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Tom Goldstein Publisher

Posted Mon, November 14th, 2011 10:41 am

Building an appellate practice

Today in the Community we take a step back from the Court’s decisions to invite comments on building an appellate practice, including a Supreme Court practice.  What are the challenges facing a lawyer or law student trying to break into the field?  What kind of experience is necessary or at least useful?  Where are the realistic opportunities?  Readers should submit not only their comments, but also their questions for members of the appellate bar to consider.

  • Tom Goldstein – 0 Promoted Comments

    This is a thread directed at appellate practitioners: please discuss a lesson you’ve learned that you wish you had known when you first got into practice.

    • David Oscar Markus – 1 Promoted Comment

      Building an appellate practice is in many ways more difficult than building other practice areas because it is so specialized. There are ways, however, to break into this niche. I’m not much of a business development person though. My feeling is that if you are a good lawyer, you will get business. I think, then, that the focus should be on practicing at a high level and the business will come. That said, here are a few
      comments: The first point is an obvious one — handle your own appeals.
      In criminal cases, there is almost always something to appeal, even on a plea and sentencing. The government is now trying to force defendants to waive their rights to appeal, so it is imperative to keep these waivers out of plea agreements. Second, offer local groups your services to write an amicus brief. NACDL and its state affiliates are always looking for authors with time to help out on briefs. This is a good way to meet people and to develop a reputation as a good writer.
      My third piece of advice is going to be different than what you hear from most appellate lawyers — don’t stick to trying to do just appeals.
      You are going to limit yourself way too much. By doing different things (trials, sentencing hearings, pretrial motions, etc), you will be developing your reputation and (importantly) setting the groundwork for your own appellate work. Young lawyers should also consider getting on the local CJA (criminal justice act) panel to do appeals (and trial
      work) for indigent defendants. This is an excellent way to gain experience (and again, develop your good reputation). You’d be really surprised to see how doing a good job for an incarcerated defendant will lead to lots of other work. I will say this though, appellate work eats up your time. To do a brief the right way and then to prepare for an oral argument is more time consuming than any other part of practice, except actually trying a case. So, many lawyers find it is impossible to do both. I don’t think so and I believe that splitting time between trial and appellate work makes you a better lawyer and also helps develop business.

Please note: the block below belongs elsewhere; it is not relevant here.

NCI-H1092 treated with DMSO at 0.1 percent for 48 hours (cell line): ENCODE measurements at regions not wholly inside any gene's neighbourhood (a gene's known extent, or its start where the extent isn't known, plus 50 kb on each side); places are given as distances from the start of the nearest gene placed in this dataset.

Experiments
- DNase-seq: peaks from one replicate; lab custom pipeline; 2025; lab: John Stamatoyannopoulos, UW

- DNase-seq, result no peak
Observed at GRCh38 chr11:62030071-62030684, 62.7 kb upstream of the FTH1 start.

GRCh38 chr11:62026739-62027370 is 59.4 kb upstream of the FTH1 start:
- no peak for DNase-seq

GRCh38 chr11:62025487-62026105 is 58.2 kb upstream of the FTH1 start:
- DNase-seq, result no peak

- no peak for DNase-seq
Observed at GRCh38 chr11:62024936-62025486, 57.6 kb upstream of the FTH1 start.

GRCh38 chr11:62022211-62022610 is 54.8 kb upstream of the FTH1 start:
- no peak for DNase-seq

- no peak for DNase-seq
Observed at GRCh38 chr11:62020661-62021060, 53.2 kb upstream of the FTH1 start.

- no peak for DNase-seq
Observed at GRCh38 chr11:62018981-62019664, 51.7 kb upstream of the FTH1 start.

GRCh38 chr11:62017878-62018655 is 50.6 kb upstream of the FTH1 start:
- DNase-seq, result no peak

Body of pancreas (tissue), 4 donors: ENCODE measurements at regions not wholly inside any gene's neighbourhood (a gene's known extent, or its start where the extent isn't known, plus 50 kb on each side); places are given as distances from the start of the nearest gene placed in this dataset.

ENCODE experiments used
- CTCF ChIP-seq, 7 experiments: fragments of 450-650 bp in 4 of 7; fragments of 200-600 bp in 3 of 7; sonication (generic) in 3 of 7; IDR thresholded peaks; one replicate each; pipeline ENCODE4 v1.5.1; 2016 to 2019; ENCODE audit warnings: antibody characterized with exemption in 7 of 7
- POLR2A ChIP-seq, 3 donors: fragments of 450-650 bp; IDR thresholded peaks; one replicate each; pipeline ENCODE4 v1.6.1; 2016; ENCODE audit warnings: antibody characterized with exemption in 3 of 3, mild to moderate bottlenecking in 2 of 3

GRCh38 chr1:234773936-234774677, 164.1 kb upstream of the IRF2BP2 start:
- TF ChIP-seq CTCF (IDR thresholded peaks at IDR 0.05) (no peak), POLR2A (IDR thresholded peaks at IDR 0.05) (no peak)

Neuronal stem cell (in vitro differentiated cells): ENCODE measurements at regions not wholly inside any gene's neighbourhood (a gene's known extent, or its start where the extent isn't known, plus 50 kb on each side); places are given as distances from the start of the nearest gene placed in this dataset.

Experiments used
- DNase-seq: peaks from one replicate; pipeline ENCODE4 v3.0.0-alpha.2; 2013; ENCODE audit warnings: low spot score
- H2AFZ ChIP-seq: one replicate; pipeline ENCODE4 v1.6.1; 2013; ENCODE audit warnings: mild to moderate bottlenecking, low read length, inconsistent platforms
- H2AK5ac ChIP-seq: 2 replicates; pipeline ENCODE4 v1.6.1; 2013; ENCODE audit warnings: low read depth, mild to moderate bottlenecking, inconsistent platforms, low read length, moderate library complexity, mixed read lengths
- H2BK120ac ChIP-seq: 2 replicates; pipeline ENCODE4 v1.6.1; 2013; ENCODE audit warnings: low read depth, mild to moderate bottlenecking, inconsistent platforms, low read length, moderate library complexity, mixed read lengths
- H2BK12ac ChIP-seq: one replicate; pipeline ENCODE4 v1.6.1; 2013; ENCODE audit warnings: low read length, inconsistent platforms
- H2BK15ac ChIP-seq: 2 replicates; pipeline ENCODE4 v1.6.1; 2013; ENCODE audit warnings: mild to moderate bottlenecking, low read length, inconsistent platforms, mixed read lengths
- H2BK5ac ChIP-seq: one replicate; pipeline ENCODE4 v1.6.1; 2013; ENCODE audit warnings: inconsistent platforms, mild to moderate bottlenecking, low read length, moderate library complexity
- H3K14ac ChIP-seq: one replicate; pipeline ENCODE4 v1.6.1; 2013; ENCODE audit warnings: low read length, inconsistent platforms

• Roy Englert – 1 Promoted Comment

      I have boiled down my formula for success in life, including success in law practice in general and appellate practice in particular, to three things: work hard, be lucky, and be yourself. The part about hard work is self-explanatory. Being lucky entails things outside of one’s control, but it also entails taking advantage of opportunities when they present themselves. Being oneself is by far the most complex part of the formula, even if it doesn’t seem like it.

      Building an appellate practice is hard work. One must work hard to do a good job for clients, work hard to compete for business, work hard to compete for talent, and so on. One must keep up with a lot of reading that isn’t billable. Building an appellate practice requires luck too. Work is not magically distributed in proportion to talent. My first big lucky moment came when I got a job in the Solicitor General’s Office — in part by happening to ride the right elevator with the right person on just the right day. There have been many lucky moments since. Finally, I use the approach to cases and the approach to business development that works FOR ME. My approach is not the same as that of Tom Goldstein, or Larry Robbins, or Steve Shapiro. If I tried to imitate the approaches of any of those three successful business developers, I would be less successful than I am.

    • Richard B. Bosenthal – 1 Promoted Comment

      Tom, thanks for your kind request that I share a few take-aways from my solo appellate practice, which is now about to begin its 8th year. My main bit of advice would be not to let business development drive your practice. Let your work itself — your legal advice, your briefs, your oral arguments — drive your business development. View every case and every representation as a new opportunity to demonstrate your advocacy skills and your sound judgment as legal counsel. It may sound old fashioned, but if you do top-notch work and treat everyone with respect — judges, clients, co-counsel, opposing counsel, the media, etc. — good word will spread and people will be happy to hire you for the next case down the road. Sometimes even today’s opposing counsel! My best wishes to any and all who are considering practicing in the field of appellate law.

    • Sam Heldman – 2 Promoted Comments